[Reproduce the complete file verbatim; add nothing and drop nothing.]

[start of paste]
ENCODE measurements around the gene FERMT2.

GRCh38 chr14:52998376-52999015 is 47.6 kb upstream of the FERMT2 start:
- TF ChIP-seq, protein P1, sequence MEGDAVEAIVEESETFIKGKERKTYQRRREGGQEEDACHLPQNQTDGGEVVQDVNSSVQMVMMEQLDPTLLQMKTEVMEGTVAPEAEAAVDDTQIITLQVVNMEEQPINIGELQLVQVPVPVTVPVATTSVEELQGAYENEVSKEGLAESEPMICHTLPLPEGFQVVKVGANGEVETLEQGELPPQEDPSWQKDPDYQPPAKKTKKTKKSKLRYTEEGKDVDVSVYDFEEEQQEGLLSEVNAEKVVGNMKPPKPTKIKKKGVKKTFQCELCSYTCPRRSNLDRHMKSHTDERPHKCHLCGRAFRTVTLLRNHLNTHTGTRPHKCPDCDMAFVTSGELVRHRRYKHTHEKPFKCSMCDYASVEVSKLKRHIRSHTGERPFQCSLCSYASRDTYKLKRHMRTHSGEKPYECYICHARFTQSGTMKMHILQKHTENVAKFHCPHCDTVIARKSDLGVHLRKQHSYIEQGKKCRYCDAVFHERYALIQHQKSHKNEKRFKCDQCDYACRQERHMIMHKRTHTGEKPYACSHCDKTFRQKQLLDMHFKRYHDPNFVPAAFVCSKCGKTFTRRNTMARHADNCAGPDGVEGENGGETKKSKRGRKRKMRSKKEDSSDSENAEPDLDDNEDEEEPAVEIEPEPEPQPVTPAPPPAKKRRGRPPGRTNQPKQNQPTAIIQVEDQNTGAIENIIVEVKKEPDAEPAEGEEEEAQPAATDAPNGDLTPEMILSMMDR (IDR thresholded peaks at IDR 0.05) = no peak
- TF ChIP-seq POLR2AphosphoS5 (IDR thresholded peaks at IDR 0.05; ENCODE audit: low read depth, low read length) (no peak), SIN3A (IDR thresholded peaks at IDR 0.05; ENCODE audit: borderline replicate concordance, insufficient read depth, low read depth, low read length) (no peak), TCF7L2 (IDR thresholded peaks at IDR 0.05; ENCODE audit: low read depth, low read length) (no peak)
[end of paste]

ENCODE measurements around the gene FERMT2.

GRCh38 chr14:52998376-52999015 is 47.6 kb upstream of the FERMT2 start:
- TF ChIP-seq, protein P1, sequence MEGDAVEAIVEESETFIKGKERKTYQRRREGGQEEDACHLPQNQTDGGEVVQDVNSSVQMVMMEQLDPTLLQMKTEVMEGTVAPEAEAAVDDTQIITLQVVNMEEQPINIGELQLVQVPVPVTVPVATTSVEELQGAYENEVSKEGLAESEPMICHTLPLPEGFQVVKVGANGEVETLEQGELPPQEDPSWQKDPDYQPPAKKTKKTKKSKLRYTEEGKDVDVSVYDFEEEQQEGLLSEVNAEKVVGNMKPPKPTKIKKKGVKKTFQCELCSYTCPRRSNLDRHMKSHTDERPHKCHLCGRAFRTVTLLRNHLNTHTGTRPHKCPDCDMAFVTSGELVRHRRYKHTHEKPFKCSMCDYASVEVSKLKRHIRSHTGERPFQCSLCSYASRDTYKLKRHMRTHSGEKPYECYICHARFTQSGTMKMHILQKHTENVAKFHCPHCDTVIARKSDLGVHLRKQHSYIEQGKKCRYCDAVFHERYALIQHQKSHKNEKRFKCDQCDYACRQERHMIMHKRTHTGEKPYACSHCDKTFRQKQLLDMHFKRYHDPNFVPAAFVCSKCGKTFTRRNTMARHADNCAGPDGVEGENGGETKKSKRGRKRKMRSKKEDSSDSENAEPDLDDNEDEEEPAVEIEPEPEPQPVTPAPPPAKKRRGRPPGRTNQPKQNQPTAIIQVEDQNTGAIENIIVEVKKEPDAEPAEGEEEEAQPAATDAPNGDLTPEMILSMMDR (IDR thresholded peaks at IDR 0.05) = no peak
- TF ChIP-seq POLR2AphosphoS5 (IDR thresholded peaks at IDR 0.05; ENCODE audit: low read depth, low read length) (no peak), SIN3A (IDR thresholded peaks at IDR 0.05; ENCODE audit: borderline replicate concordance, insufficient read depth, low read depth, low read length) (no peak), TCF7L2 (IDR thresholded peaks at IDR 0.05; ENCODE audit: low read depth, low read length) (no peak)